A big hand for Punta del Este

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In this week's Lonely Planet 'Great Escape', discover Uruguay's jet-set beach resort, an Atlantic enclave with plenty of art and culture to explore on the side

Bronzed, bikini-clad sylphs sip cocktails while well-fed sugar-daddies convene over cigars, and a shirtless DJ in mirrored Aviators spins thumping disco house under a makeshift canopied booth in the sand. It's just another afternoon on the beach in "Punta", as regulars call it. By turns referred to as the St-Tropez or Hamptons of South America, Punta del Este is exactly what you'd expect from those comparisons: a high-end festival of flesh and flash.

 Attracting Brazilian millionaires and high-society types from Buenos Aires, the area explodes into one continuous beach bash from December through to the end of February. Outside the frenzied high season, when hotel prices rocket and traffic jams are commonplace, many local businesses are shuttered and holiday homes sit empty.

As in Spain and Argentina, the dinner rush starts at 10pm and the clubs won't be bumping until well after 2am. Punta del Este proper, a built-up small peninsula of hotels, low-lying residential and commercial buildings and a small marina, isn't entirely where it's at anymore. The party has shifted east to the surf town of La Barra, with its Bikini Beach, and the formerly sleepy fishing village of José Ignacio, where a small number of modernist inns and the odd seafood restaurant now exist. Beyond the sand and socialising, Punta del Este has cultural cachet of which the average merrymaker is blissfully unaware. One need only head inland a few minutes to find a sculpture park, working cattle ranch or winery.

Punta's quieter side is just as compelling, from the natural splendour of the windswept coves, dunes and cliffs along the coast to the green pastureland and sun-dappled, canopied country roads that snake through it – a refreshing respite from that thumping house beat.

The perfect getaway

Punta del Este's South Beach-esque condos and nightclubs are just a part of this resort town, but start your explorations here. Climb the giant concrete fingers emerging from the sand on Playa Brava, sample the asado (charcoal-grilled beef) at a traditional parrilla (grill) and check out the yachts in the marina. Listen out for the summer's happening club, then make a game of getting past the ever-humourless bouncer.

To the east, the striking Museo-Taller Casapueblo, perched on Punta Ballena, is the artist Carlos Páez Vilaró's workshop, gallery and hotel. Now head west for youthful La Barra, where a mix of art galleries, surf emporiums and ice-cream shops attract glitterati, backpackers and families alike. Go inland to discover the delightful Museo del Mar, a treasure trove of whalebones, sea-creature taxidermy and thousands of neat collectibles.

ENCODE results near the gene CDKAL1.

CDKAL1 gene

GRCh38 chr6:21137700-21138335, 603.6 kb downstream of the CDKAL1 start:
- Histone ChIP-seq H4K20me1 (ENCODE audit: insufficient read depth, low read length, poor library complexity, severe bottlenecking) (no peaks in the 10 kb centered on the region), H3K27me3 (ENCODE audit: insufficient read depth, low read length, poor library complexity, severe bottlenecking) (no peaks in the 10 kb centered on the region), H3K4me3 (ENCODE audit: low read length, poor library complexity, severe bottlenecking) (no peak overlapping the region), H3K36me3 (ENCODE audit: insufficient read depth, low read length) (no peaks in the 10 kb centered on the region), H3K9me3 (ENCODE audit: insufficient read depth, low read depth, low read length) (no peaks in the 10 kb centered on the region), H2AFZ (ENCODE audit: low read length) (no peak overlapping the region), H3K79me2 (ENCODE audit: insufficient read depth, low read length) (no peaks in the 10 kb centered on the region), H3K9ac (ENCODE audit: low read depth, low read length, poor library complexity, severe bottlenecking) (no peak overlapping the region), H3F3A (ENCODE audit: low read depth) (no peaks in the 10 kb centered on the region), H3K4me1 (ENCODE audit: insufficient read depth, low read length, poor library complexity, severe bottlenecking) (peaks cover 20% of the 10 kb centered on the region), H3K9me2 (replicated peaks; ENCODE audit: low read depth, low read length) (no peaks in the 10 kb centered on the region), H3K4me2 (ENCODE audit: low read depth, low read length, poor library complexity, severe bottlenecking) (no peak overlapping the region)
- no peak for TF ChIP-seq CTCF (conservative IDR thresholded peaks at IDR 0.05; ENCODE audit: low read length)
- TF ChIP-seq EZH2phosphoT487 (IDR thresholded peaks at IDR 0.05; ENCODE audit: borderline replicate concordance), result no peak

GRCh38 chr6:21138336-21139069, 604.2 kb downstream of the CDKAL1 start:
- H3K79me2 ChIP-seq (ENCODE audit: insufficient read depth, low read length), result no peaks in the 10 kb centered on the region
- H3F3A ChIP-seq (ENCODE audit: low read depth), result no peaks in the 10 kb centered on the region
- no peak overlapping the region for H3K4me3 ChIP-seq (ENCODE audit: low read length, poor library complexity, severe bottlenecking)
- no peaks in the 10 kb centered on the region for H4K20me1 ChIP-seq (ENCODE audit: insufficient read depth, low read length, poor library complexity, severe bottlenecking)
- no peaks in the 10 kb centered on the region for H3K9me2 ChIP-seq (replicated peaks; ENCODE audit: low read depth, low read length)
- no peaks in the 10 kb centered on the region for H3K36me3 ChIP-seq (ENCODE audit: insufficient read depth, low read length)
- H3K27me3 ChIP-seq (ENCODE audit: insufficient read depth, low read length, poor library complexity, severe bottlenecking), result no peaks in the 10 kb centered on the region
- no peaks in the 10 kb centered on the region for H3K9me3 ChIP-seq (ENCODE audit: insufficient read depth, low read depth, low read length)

In José Ignacio, lunch at beachfront hot-spot La Huella may entail a long wait, but the people-watching and impossibly fresh seafood, like the white-fish brótola, make up for it. The serene Pablo Atchugarry sculpture park is 5km inland from here and includes local sculptor Atchugarry's studio. Venture further west and you'll hit sleepy Garzón, a tiny town in gaucho (cowboy) country now best known as the home of Argentine celebrity chef Francis Mallmann's eponymous restaurant.

There are also places with a feral beauty to them, like the hippie-magnet village of Cabo Polonio, which has no roads into it, just 7km of dunes from Highway 10 (walk or hitch a ride on the open-air dune-rider bus to get there). Other things Cabo Polonio does not have: electricity; running water. And not a beefy bouncer in sight.

Plan it

Fly into Montevideo (the capital of Uruguay) or Buenos Aires (the capital of Argentina). From Montevideo, take a bus or rental car to Punta. From Buenos Aires, take a quick direct flight (less than an hour) or a ferry across to Uruguay. The ferry will either take you to Colonia or Montevideo, then take a rental car or bus to Punta. Book accommodation well in advance in high season (December to February); avoid the crowds by going in the shoulder season (November and March).


Though overshadowed by grape-growing giants such as Argentina and Chile, Uruguay is South America's fourth-largest producer of wine. The closest winery to Punta del Este is the award-winning Alto de la Ballena, which has eight hectares of vineyards at the foothills of the Sierra de la Ballena. Here, owners Paula and Alvaro Lorenzo grow merlot, tannat, cabernet franc, syrah and viognier. Visit their incredibly scenic estate – by appointment only.

This is an extract from 'Great Escapes', published by Lonely Planet (£29.99). To order a copy, go to shop.lonelyplanet.com

Travel essentials

Location: Punta del Este, Uruguay

Best time of year if you want to party: high season (December to February)

Ideal time commitment: Four to seven days

Essential tip: Book in advance during high season, including any flights or the ferry from Buenos Aires

Budget: £££

Pack: Sunscreen, bikini, camera, cash


 * Lingering over a sunset dinner at a beachside restaurant and sampling freshly caught brótola (a local white fish) or grilled octopus

 *  Visiting the kitschy, colourful Museo del Mar for the weird and wonderful sea creatures preserved in bottles, the shells and the vintage beach paraphernalia

 *  Splashing about, then sprawling and gaping at the eye-candy on the beaches in La Barra, Punta del Este and José Ignacio

 * Shaking a tail feather till the sun comes up in a downtown Punta club or at a La Barra beach party

 * Exploring Casapueblo, a rambling, gleaming white Gaudí-esque villa, housing a hotel and art gallery, built on the water in Punta Ballena.

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